Salary sacrifice may have become a target for government cuts. Jonathan Stapleton explains why.
At the beginning of June, Steve Webb warned that the Conservative government may be considering restrictions on salary sacrifice in a bid to save money.
Speaking at a conference, the former pensions minister said he would be "very surprised" if Treasury "squirrels" were not already working on the subject - saying that changes could reduce the £15bn cost of the salary sacrifice regime. Such changes, he believed, could be made sooner rather than later.
But what is the true cost of salary sacrifice - and from where did the £15bn figure cited by Steve Webb come?
The last time I checked, both HM Treasury and HM Revenue and Customs said that they had no idea what the cost of these arrangements was. That is because there is no requirement for employers or employees to report salary sacrifice arrangements and no information about how benefit packages would change if these sorts of arrangements were not in place.
But the Office for National Statistics does put a number on the national insurance (NI) relief on employer pension contributions - and, in a memorandum item in its PEN 6 pension statistics, calculates such relief was worth about £14bn in the 2013/14 tax year. This figure is made up of several components.
The bulk of this is national insurance relief that both employers and employees receive on pension scheme contributions even if they do not have a formal salary sacrifice arrangement in place.
This is because employers currently get NI relief for the contributions they make. In addition to this, as employer contributions are not treated as part of an individual's gross income, employees do not have to pay NI contributions on this either.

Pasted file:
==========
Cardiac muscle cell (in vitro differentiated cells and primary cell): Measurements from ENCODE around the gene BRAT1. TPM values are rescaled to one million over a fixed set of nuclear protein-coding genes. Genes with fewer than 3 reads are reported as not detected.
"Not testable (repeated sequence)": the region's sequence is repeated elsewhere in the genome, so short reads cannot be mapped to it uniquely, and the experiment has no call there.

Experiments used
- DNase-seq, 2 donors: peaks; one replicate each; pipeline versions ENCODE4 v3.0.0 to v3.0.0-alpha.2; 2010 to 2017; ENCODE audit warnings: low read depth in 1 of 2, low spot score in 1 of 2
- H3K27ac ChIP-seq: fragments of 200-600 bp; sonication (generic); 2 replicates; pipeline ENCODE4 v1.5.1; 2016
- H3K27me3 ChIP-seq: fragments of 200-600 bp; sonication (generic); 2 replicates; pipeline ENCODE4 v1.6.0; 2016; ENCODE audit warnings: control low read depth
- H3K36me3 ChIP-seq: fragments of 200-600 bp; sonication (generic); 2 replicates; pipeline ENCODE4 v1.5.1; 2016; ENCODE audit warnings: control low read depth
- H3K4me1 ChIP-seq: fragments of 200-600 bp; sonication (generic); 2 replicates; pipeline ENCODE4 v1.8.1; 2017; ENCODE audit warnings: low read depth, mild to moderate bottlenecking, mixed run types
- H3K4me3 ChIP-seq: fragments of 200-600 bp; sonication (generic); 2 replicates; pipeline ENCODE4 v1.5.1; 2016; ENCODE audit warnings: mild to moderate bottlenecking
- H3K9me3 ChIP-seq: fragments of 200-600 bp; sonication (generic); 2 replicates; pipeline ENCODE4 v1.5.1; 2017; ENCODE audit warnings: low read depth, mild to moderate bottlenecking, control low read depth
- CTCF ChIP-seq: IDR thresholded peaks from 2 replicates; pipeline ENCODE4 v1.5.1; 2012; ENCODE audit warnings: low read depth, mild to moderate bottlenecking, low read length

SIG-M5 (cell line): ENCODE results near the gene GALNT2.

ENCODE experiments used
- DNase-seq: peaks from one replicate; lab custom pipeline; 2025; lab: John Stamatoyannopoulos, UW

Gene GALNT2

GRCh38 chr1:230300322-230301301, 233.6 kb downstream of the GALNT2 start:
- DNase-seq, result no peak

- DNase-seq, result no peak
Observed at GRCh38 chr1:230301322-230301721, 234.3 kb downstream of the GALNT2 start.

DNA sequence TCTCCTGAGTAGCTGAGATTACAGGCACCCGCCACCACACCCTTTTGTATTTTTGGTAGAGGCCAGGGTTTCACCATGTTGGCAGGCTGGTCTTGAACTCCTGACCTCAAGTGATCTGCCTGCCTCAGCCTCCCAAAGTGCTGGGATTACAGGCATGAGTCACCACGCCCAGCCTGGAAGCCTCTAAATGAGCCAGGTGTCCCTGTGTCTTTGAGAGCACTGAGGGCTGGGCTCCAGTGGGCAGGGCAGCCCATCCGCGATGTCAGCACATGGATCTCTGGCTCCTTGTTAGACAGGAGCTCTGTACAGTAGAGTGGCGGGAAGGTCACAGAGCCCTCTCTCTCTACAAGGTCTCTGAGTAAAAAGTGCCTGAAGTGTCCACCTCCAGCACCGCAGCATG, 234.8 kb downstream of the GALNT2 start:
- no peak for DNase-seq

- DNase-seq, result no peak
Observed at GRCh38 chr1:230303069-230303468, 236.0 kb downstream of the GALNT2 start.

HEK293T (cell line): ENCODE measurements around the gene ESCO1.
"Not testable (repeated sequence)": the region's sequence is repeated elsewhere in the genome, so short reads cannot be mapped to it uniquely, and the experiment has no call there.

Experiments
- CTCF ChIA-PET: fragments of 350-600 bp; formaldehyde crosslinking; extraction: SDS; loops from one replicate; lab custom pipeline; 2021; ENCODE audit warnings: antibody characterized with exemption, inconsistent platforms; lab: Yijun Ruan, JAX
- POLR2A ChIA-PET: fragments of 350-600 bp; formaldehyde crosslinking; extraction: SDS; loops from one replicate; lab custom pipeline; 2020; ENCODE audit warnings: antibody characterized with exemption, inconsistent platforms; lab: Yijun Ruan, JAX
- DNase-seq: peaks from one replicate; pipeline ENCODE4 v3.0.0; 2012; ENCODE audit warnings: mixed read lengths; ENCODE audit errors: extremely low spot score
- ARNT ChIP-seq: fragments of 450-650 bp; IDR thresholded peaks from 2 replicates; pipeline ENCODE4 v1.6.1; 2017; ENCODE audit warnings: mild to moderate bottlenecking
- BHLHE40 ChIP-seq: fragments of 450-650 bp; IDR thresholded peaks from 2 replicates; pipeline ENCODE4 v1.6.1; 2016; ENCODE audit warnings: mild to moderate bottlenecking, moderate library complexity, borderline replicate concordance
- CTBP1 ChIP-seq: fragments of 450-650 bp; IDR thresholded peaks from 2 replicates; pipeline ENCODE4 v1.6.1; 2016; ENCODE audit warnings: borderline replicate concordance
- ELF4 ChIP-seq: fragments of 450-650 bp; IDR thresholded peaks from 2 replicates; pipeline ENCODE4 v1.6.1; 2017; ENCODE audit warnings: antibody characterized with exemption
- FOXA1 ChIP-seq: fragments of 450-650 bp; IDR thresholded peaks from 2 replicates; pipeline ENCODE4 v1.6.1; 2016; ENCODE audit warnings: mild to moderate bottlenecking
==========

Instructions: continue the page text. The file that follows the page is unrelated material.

What are the chances?
According to people close to HM Treasury, this figure is made up of about £9.5bn of employer NIC reliefs and £5.5bn of employee NIC reliefs. But the employee relief figure also includes an estimate for salary sacrifice relief.
So if we take the £14bn figure as the total cost of both NI relief on pensions and salary sacrifice schemes, what are the chances the government will make changes to the current regime?
The real question, however, is: what other options does the government realistically have? It has already ruled out a range of tax rises and spending cuts so we should ask if there is anywhere else it can make savings.
Removal or restriction of national insurance tax breaks on employer pension contributions could be a very easy win for a government looking to balance the books - it would be relatively easy to collect and it could be politically pain-free in comparison to some of the alternatives.
Indeed, in last year's Autumn Statement, the chancellor highlighted this as an area of concern - saying HM Treasury would take measures to prevent "payments of benefits in lieu of salary", a statement that caused some uncertainty.
At the time of the announcement, Jelf Employee Benefits head of benefits strategy Steve Herbert said the announcement was "deliberately cloudy" - and he wondered if it was part of a move to deter employers and employees from using the scheme.
Broader reform of NIC rebates would also pave the way for any move to merge income tax and national insurance - something that has been considered by the Conservative government in the past.
However, such a move could have a huge impact on the UK pensions and benefits system - forcing many employers to reconsider pension contribution rates and review the broader benefits they provide staff. Whether this will deter the government from taking action is quite another matter.
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